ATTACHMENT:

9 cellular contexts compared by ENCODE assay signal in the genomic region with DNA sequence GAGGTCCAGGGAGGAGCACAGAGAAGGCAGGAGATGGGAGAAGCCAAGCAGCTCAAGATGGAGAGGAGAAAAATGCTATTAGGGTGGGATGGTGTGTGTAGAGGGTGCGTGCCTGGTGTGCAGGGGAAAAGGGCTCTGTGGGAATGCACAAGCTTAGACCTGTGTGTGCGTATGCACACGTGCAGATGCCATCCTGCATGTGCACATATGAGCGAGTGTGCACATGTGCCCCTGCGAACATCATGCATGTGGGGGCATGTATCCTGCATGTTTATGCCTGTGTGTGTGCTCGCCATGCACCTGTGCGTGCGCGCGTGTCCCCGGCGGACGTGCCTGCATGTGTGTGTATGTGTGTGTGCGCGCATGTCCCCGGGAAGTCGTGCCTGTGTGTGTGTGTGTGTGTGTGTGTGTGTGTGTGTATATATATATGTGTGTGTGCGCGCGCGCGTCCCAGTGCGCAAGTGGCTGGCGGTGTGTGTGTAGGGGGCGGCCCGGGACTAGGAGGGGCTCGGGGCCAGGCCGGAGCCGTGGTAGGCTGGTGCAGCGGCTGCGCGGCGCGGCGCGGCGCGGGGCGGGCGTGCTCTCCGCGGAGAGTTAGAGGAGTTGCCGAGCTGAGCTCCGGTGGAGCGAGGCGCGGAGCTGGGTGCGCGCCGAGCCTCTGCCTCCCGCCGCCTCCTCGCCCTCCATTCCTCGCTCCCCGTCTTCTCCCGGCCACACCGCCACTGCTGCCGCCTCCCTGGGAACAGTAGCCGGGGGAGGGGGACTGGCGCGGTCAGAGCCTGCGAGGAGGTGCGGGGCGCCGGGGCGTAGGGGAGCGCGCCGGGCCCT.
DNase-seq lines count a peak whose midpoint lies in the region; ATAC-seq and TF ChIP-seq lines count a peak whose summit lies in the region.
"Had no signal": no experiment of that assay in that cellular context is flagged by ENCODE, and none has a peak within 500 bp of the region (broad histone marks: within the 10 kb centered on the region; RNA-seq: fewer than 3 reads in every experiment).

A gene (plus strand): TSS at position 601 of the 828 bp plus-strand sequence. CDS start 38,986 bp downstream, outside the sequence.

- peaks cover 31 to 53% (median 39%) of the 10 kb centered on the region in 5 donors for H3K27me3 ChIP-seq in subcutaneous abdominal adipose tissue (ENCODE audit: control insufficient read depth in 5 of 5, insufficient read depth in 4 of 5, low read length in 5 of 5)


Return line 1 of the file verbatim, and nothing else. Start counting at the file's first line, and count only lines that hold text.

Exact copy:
9 cellular contexts compared by ENCODE assay signal in the genomic region with DNA sequence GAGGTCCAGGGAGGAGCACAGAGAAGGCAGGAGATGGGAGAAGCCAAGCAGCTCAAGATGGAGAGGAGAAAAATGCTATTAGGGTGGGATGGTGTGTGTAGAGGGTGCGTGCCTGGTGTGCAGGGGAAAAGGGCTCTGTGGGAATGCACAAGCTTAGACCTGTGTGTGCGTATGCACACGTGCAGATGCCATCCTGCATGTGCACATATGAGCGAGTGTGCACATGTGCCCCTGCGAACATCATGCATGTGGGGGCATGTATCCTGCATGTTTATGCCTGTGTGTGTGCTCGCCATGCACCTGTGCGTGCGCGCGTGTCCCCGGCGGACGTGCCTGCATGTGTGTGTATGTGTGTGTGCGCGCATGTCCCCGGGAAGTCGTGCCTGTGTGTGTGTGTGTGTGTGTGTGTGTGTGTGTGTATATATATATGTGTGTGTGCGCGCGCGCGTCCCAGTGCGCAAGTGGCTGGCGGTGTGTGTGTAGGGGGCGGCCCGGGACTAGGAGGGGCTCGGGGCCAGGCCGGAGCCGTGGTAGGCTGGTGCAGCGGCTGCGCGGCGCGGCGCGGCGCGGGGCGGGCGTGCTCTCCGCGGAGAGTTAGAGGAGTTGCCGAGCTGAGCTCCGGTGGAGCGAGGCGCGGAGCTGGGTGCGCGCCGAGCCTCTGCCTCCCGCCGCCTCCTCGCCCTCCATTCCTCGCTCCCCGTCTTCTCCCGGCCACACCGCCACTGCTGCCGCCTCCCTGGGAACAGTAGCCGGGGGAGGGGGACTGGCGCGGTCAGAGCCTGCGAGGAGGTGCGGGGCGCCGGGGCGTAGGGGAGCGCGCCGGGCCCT.